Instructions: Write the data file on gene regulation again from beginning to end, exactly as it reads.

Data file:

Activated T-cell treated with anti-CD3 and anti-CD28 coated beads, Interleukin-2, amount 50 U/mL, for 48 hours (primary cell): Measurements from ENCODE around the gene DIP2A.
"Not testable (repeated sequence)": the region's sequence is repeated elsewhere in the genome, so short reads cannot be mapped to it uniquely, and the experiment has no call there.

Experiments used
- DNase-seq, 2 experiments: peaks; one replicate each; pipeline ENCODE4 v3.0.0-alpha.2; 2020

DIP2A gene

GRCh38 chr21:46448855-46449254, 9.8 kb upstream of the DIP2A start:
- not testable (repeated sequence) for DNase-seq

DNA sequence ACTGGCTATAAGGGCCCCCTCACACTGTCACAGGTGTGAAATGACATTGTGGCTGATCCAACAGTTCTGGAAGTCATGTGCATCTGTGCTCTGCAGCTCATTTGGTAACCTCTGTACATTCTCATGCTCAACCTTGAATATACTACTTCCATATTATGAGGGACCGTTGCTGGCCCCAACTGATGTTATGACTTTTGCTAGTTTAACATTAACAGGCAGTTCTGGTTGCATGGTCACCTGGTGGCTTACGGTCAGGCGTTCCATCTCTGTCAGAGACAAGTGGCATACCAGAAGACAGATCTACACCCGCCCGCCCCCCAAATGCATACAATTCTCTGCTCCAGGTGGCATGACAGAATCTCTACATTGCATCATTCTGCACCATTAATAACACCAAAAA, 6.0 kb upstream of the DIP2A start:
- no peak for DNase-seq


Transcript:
Activated T-cell treated with anti-CD3 and anti-CD28 coated beads, Interleukin-2, amount 50 U/mL, for 48 hours (primary cell): Measurements from ENCODE around the gene DIP2A.
"Not testable (repeated sequence)": the region's sequence is repeated elsewhere in the genome, so short reads cannot be mapped to it uniquely, and the experiment has no call there.

Experiments used
- DNase-seq, 2 experiments: peaks; one replicate each; pipeline ENCODE4 v3.0.0-alpha.2; 2020

DIP2A gene

GRCh38 chr21:46448855-46449254, 9.8 kb upstream of the DIP2A start:
- not testable (repeated sequence) for DNase-seq

DNA sequence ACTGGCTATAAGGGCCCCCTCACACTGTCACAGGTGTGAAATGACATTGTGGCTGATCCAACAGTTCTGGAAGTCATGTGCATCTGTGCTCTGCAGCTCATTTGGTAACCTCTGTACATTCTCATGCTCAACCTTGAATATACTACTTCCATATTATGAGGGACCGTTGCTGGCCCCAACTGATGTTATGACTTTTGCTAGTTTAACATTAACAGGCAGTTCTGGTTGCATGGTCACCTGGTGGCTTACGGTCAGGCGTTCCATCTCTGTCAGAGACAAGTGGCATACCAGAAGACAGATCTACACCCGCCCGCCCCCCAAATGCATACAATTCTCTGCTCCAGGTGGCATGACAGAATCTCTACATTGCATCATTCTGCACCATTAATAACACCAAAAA, 6.0 kb upstream of the DIP2A start:
- no peak for DNase-seq